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Aid agencies demand assistance for children in S. Sudan

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July 25, 2014 (JUBA) – Heads of the United Nations Children’s Fund (UNICEF) and World Food Programme (WFP) said children severely malnourished and mothers affected by the South Sudanese conflict urgently need help.

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Children wait to receive a measles vaccine at the UNMISS camp in Bor, the capital of South Sudan’s Jonglei state (Photo: UNICEF)

“The world should not wait for a famine to be announced while children here are dying each and every day,” said UNICEF executive director Anthony Lake, who visited the Upper Nile state capital, Malakal, where tens of thousands are sheltered at a UN base.

"Today we spoke to mothers who have struggled through conflict, displacement and hunger to stop their children dying. We all have to do more, and quickly, to keep more children alive”, he added.

There are already fears that the world is allowing a repeat of what occurred in Somalia and the Horn of Africa just three years ago; when early warnings of extreme hunger and escalating malnutrition went largely unheeded until official famine levels were announced.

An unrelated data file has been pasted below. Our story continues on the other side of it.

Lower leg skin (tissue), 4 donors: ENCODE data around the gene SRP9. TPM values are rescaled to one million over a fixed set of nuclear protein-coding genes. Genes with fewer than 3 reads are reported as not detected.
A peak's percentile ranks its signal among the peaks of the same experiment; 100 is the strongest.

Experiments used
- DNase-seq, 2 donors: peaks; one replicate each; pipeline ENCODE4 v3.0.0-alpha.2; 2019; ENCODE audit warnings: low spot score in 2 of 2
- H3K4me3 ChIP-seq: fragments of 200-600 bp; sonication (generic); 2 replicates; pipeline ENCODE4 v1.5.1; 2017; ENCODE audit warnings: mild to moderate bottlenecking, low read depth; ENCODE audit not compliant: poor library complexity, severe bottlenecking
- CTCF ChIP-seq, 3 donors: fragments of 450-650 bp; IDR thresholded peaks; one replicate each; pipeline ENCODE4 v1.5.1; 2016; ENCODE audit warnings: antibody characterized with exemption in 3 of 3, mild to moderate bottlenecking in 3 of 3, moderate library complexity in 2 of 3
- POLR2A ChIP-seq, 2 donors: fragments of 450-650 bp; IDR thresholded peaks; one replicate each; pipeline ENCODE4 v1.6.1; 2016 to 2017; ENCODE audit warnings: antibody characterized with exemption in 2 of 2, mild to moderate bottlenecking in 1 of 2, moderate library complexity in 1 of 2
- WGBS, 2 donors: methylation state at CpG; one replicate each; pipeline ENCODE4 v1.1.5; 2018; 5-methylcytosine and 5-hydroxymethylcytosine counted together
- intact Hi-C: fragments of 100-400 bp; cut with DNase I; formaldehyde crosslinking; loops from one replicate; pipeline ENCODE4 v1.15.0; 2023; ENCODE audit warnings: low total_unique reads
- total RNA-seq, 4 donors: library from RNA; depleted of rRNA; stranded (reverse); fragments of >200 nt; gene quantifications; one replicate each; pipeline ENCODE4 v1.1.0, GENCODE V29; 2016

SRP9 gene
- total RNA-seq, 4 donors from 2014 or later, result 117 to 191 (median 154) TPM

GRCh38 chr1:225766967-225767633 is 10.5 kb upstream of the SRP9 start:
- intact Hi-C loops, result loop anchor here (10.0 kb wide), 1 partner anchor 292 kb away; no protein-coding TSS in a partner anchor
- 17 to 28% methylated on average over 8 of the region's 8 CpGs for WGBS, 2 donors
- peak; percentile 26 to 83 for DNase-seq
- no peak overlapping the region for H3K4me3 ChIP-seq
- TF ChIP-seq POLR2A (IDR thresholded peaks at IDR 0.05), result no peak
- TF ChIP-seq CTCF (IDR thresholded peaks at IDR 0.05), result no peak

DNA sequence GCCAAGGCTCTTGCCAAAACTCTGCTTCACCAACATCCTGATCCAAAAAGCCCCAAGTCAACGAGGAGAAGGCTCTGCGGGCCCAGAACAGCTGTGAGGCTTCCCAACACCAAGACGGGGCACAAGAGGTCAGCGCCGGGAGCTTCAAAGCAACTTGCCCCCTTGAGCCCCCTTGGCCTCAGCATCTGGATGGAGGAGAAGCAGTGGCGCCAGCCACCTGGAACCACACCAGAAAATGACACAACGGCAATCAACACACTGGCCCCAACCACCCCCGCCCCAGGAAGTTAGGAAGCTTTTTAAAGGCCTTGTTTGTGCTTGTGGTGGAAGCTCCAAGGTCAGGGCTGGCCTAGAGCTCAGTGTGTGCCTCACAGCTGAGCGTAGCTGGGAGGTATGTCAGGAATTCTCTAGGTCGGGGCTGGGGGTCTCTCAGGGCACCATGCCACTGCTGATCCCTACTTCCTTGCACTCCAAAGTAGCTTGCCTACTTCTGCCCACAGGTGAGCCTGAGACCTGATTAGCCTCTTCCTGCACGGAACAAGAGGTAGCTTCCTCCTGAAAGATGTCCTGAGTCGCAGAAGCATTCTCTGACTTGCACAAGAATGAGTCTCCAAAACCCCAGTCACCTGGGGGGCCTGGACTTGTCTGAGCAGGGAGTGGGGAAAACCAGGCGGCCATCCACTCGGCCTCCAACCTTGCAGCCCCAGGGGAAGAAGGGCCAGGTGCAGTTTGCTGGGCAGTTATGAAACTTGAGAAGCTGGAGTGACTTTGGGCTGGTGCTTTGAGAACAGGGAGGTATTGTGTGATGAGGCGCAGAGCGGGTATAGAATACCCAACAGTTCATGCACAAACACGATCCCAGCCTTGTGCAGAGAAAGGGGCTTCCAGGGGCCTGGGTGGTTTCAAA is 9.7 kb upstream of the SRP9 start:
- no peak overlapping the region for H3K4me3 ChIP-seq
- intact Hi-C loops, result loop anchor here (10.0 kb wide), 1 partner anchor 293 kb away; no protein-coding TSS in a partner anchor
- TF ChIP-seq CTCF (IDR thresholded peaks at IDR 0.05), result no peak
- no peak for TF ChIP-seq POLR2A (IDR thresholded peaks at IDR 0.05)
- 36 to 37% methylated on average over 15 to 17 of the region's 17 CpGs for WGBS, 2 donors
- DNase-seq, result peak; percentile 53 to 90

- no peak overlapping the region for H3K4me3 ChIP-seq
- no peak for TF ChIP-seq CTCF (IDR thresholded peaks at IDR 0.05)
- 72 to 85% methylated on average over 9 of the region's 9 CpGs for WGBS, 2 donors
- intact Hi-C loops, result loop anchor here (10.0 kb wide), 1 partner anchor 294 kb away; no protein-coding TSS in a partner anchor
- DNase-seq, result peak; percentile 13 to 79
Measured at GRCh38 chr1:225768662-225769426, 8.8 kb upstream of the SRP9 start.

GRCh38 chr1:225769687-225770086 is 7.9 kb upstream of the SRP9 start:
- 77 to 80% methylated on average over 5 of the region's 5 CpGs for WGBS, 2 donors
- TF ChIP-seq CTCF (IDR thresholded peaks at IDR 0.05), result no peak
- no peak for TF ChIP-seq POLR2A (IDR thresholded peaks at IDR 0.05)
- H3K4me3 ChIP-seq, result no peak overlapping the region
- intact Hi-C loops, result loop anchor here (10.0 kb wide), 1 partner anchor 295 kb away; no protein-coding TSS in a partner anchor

"WFP, UNICEF and our partners here on the ground have been working tirelessly to bring assistance to those suffering the consequences of this conflict and we are ready to do more and to reach more," said WFP’s executive director, Ertharin Cousin.

"But if we are to rapidly expand our operations and save more lives, then we need more resources, and the international community has to act now."

Nearly 1.5 million people, aid agencies say, have been forced out of their homes since violence broke out in South Sudan late last year, while over 50,000 children below five years reportedly risk dying from malnutrition this year.

“If the world fails to provide the help needed right now to accelerate and scale up life-saving food and nutrition efforts, UNICEF estimates that 50,000 children could die from malnutrition in the course of this year”, reads a statement jointly issued by WFP and UNICEF.

At least 3.9 million people in South Sudan risk facing starvation, which could hit “catastrophic” levels, if peaceful negotiations to end fighting is not concluded, the United States warned.

Members of the United Nations Security Council (UNSC) on Friday described the “catastrophic” food insecurity situation in South Sudan as being the “worst” in the world. Additionally, the lack of access to health care and safe water and sanitation facilities is reportedly putting children at a dangerously high risk of acute malnutrition.

(ST)

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